By Bereket Gebru 10-13-16
The International Monetary Fund (IMF) holds annual meetings with its member countries and provides them with its advice on the economic route they need to take. Largely criticized for prescribing the same set of remedies for all the differing economic realities of countries around the world, these analyses and recommendations are tools used by the international organization to spread the use of a certain set of policies.
As has been clearly indicated by a number of scholars who closely dealt with the activities of the IMF, the paradigm that shapes the policy recommendations of the international organization is neoliberalism. A recent article by George Monbiot, a published author and activist against neoliberalism, entitled “neoliberalism – the ideology at the root of all our problems” identifies the IMF as a major promoter of the ideology. In his research: “Developing Country’s Experience with Neoliberalism and Globalization” Kalim Siddiqui states that the IMF and the World Bank used neoliberal measures in Latin America and Sub-Saharan African countries in response to the debt crisis in the 1980s.
A paragraph on the official website of the IMF states: “Under Article IV of the IMF's Articles of Agreement, the IMF holds bilateral discussions with members, usually every year. A staff team visits the country, collects economic and financial information, and discusses with officials the country's economic developments and policies. On return to headquarters, the staff prepares a report, which forms the basis for discussion by the Executive Board. At the conclusion of the discussion, the Managing Director, as Chairman of the Board, summarizes the views of Executive Directors, and this summary is transmitted to the country's authorities.”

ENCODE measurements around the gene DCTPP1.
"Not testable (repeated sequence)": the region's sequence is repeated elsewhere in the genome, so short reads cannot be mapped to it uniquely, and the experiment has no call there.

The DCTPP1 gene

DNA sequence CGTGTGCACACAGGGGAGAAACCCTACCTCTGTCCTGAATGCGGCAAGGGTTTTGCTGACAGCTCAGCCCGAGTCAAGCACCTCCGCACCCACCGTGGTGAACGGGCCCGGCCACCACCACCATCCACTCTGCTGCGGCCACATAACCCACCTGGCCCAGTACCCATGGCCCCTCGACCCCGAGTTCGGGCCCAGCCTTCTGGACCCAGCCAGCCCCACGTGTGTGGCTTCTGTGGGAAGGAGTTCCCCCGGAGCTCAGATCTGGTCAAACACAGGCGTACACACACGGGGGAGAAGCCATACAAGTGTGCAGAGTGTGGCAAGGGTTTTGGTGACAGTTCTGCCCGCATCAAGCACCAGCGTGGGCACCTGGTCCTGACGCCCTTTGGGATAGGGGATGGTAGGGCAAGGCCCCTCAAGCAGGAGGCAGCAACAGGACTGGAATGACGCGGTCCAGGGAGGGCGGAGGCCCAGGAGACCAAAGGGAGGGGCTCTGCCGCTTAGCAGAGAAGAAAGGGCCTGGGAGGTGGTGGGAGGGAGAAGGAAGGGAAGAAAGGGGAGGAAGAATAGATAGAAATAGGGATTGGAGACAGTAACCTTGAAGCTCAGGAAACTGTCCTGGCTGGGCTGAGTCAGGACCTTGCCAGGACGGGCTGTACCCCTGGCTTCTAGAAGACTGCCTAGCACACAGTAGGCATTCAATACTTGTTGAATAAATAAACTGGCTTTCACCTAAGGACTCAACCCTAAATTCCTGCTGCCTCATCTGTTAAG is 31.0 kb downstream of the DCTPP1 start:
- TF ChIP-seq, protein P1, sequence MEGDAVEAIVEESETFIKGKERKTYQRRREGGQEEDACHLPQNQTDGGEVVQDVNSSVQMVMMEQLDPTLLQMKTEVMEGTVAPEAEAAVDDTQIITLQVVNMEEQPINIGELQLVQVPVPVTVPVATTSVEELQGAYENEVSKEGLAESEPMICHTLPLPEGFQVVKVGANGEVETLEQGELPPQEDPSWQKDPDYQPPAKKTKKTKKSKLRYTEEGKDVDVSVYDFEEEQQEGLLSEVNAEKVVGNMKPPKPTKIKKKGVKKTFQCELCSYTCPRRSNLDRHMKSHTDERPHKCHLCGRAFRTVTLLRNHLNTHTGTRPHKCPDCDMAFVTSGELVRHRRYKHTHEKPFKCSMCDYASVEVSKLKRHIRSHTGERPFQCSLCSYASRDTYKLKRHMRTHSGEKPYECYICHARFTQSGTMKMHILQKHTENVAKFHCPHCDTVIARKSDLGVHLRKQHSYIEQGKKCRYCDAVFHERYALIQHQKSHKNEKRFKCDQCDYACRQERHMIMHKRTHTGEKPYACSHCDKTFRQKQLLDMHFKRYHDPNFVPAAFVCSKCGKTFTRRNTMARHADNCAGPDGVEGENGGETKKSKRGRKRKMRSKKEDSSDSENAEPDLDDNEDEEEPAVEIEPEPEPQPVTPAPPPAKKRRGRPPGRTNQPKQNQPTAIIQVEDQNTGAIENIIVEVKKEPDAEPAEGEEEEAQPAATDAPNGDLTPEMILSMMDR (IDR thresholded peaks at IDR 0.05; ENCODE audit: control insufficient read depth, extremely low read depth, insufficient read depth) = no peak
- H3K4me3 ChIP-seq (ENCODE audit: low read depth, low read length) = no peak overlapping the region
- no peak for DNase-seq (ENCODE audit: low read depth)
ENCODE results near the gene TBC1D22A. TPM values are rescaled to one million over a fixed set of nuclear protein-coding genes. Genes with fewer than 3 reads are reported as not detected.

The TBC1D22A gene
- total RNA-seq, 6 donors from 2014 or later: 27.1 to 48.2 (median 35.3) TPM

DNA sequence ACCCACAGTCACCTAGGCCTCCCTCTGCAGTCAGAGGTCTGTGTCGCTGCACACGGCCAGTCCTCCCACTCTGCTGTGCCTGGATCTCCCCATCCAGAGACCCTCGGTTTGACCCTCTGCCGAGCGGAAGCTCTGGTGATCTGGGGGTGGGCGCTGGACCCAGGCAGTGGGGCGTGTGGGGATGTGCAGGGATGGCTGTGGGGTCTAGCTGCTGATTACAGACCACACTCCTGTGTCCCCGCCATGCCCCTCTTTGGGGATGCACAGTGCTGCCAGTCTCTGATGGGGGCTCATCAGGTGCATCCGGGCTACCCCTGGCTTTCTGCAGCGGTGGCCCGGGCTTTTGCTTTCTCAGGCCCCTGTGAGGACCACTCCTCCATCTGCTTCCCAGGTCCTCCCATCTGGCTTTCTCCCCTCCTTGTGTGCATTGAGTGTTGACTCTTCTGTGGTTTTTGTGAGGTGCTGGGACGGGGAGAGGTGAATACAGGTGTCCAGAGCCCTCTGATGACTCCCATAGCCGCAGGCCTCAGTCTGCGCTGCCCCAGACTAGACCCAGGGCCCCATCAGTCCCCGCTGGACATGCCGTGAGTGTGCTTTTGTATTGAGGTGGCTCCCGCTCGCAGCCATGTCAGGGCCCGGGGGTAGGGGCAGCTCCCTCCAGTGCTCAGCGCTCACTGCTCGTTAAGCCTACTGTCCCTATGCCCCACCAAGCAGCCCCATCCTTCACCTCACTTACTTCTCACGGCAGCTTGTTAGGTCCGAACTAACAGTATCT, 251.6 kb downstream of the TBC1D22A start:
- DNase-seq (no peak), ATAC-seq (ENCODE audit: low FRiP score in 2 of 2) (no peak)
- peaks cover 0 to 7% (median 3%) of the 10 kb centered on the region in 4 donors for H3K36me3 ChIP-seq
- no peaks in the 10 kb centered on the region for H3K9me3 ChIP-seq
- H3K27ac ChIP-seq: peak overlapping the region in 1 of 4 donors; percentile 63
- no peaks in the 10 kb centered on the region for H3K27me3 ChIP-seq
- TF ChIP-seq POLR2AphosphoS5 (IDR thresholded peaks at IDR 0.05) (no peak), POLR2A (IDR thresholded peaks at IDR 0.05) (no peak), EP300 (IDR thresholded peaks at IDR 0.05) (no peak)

Accordingly, the Executive Board of the International Monetary Fund (IMF) concluded the Article IV consultation with Ethiopia on September 26, 2016. As a member of the international organization, Ethiopia has received hefty loans from it with annual discussions held between the two parties. Although the level is not clearly determined, the policy recommendations of the IMF have a bearing on Ethiopian policies.
As stated in the research by Kalim Siddiqui:
the past decades of neoliberal policies have witnessed slower growth, greater trade imbalances and deteriorating social and economic conditions in most of the developing countries. The UNCTAD reports that, “for developing countries as a whole (excluding China), the average trade deficit in the 1990s is higher than in the 1970s by almost 3 percentage points of GDP, while the average growth rate is lower by 2 percent per annum.” Another study namely by Mark Weisbrot found that, “contrary to popular belief, the past twenty five years (1980-2005) have seen a slower rate of economic growth and reduced progress on social indicators for the vast majority of low and middle income countries (compared with the prior two decades).”
The IMF is a proponent of neoliberalism that has pushed numerous countries into the degrading path of economic colonialism. The slower rate of economic growth and reduced progress on social indicators associated with neoliberalism also pose considerable threat to the hopes of our nation. Therefore, it is important to look into the recommendations of the international financial institution.
The IMF has, since the mid 1970s, pushed developing countries with trade deficits towards opening up markets for foreign investors, export promotion, privatization and devaluation of currency. It is these policies that have effectively handed the poor over to the merciless greed of the rich. Therefore, we will consider if these policies are still in the mix of IMF’s recommendations.
Accordingly, the IMF indicated: “Ethiopia’s macroeconomic outturn during the past year 2015/16 has been adversely affected by a severe drought and the weak global environment. As a result, output growth is estimated to have slowed down in 2015/16 to 6.5 percent. The slowdown was mitigated by effective and timely policy responses to the drought, and buoyant industrial and services sectors. Stability-oriented macroeconomic policies, including drought-related food imports, curbed inflationary pressures, with overall inflation receding to 6 percent in July 2016.”